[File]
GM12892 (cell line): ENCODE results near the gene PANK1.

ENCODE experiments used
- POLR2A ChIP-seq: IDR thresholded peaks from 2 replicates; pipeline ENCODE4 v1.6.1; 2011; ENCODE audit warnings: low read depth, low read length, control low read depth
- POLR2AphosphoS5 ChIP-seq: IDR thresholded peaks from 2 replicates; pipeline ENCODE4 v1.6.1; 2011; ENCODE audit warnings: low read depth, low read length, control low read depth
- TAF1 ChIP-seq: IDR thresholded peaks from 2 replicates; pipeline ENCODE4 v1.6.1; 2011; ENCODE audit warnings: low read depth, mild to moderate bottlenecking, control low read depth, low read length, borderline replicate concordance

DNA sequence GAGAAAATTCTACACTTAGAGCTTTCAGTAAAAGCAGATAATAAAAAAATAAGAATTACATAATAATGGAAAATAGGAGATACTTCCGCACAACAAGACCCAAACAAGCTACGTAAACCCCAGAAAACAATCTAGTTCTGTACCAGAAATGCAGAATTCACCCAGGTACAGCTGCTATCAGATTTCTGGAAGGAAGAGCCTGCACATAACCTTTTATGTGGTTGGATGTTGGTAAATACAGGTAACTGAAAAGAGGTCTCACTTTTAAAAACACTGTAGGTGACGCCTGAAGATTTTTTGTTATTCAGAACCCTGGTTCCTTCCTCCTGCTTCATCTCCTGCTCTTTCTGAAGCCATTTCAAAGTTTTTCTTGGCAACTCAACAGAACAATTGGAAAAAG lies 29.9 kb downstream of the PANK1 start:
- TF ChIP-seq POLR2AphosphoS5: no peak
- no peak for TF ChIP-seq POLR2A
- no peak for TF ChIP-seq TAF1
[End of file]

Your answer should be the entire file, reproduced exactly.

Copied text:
GM12892 (cell line): ENCODE results near the gene PANK1.

ENCODE experiments used
- POLR2A ChIP-seq: IDR thresholded peaks from 2 replicates; pipeline ENCODE4 v1.6.1; 2011; ENCODE audit warnings: low read depth, low read length, control low read depth
- POLR2AphosphoS5 ChIP-seq: IDR thresholded peaks from 2 replicates; pipeline ENCODE4 v1.6.1; 2011; ENCODE audit warnings: low read depth, low read length, control low read depth
- TAF1 ChIP-seq: IDR thresholded peaks from 2 replicates; pipeline ENCODE4 v1.6.1; 2011; ENCODE audit warnings: low read depth, mild to moderate bottlenecking, control low read depth, low read length, borderline replicate concordance

DNA sequence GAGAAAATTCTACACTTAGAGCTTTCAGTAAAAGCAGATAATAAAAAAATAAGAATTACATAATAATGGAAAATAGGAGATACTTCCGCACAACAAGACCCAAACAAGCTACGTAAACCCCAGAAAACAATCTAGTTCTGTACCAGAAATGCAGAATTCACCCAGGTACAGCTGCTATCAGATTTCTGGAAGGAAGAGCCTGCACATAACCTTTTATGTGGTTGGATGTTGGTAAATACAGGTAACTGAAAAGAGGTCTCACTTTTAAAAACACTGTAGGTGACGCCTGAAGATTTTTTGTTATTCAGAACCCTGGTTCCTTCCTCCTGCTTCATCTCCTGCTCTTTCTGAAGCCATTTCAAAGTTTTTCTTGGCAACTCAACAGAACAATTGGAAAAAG lies 29.9 kb downstream of the PANK1 start:
- TF ChIP-seq POLR2AphosphoS5: no peak
- no peak for TF ChIP-seq POLR2A
- no peak for TF ChIP-seq TAF1